Bringing Back the Bats

Several species of bats are flying onto the threatened and endangered species lists at alarming speed. That’s why TVA has installed artificial roost habitats intended to boost bat populations in the Valley.

Bats get a bad rap. After all, they’re often portrayed as spooky, freaky or downright nasty, when in truth they’re our helpful neighbors. Unless seriously molested, bats are peaceful and quiet, and bats in our area eat bugs, not blood—feasting on moths, flies, beetles and mosquitos. In fact, the more you understand about bats, the more you want them around.

Which is a bit unfortunate, as several species of bats in the Tennessee Valley have recently made their way onto the endangered and threatened species lists (or will be evaluated for listing in the near future), including the Indiana, the northern long-eared, the tricolored and the little brown bat.

Going Batty

“White nose syndrome [see sidebar] is taking a toll on these bats,” explains Heather Hart, senior specialist in Natural Resource Conservation at TVA who’s managing a project to install artificial roosting habitat to improve bat populations throughout the Valley. “At the same time, because they roost in exfoliated bark on dead or dying trees, they’re losing summer habitat to storms and to human development.” These are, by their nature, the very trees most likely to fall or to be cleared out in the name of progress.

Hart explains that these dwindling bat populations are a cause worth championing. “Not only do the bats help control insect populations, their guano provides key nutrients to the soil,” she says. “There are also other species—insects and other little critters—that use their guano for fuel. They are a link in the natural chain in the Tennessee Valley. We can’t afford to have them wiped out.”

There is no easy solution; nor is there a quick fix. Female bats typically bear only one young in May or June each year, and though avoidance is always preferable, it’s not always in alignment with the overarching human need for development. TVA itself has bumped up against bat populations in the installation of its transmission lines, which require tree removal.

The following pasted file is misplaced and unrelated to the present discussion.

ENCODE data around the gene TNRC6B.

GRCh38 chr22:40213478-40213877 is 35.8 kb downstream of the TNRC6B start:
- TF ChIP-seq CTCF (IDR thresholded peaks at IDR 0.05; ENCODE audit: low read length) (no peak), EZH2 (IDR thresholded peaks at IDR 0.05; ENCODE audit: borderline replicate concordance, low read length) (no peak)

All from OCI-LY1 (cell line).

What to Do?

Hart has identified an alternative: the installation of artificial bat roost structures designed for safe and secure long-term habitation by one of the most at-risk species, the Indiana bat. Far from the more familiar—and largely ineffective—bat houses, these structures include untreated utility poles covered with a layer of tough synthetic bark (called Brandenbark) installed over a grid-like surface designed to help bats cling with their feet and “hang in there.”

The overall effect is to recreate all the visual cues bats need when searching for a new home, and make it versatile enough to be installed in the locations bats love best—namely floodplains and upland forests. “You want to put these at the edge of the woods, near water and decent solar exposure—hopefully in areas where bats were known to have once inhabited,” Hart explains. “If you get the conditions right, they can start to inhabit one of these roosts in just a few months; in some rare cases, a few days.”

Starter Homes

Since May, Hart has worked with Liz Hamrick, terrestrial zoologist in TVA Biological Permitting and Compliance, and with Copperhead Consulting Services to oversee the installation of roosts on TVA sites throughout the Valley. They chose four locations to put 25 roosts: a transmission right of way at Big Sandy in Benton County, Tenn.; the Cave Mountain Small Wild Area on Guntersville Reservoir; Loyston Point on Norris Reservoir; and Marbut Bend Trail in Limestone County, Ala.

“Each of these roosts could host anywhere from 70 to 100 bats,” Hart explains. “The thought is that they would come back to the area and inhabit these, and that these would give the bats an opportunity to be sustained and continue to exist.”

The current program is a pilot, in observation phase now. “If these work, we will expand on the program—they are a simple, cost-effective way to provide instant habitat, and we can certainly use them to be proactive in our own activities,” Hart says. TVA will also be proactive in sharing findings with other government agencies and private entities in the interest of saving the species.

Data will be collected throughout the summer. Will they be a success? Ironically, we should have a definitive answer right around time for Halloween.

What is White Nose Syndrome?

White nose syndrome (WNS) is a fungal disease that can decimate bat populations and has killed millions of bats in North America. WNS is cause by Pseudogymnoascus destructans, which invades the skin of hibernating bats, covering their muzzles, compromising their immune systems and disrupting their hibernation cycles. WNS causes them to wake repeatedly when they should be hibernating, which in turn causes them to expend energy and burn up their fat reserves. They end up leaving their hibernation areas looking for food—which isn’t available because it is winter—and starving or freezing to death. To see if WNS has been found in your county and for information about you can help stop the spread of the disease, visit www.whitenosesyndrome.org.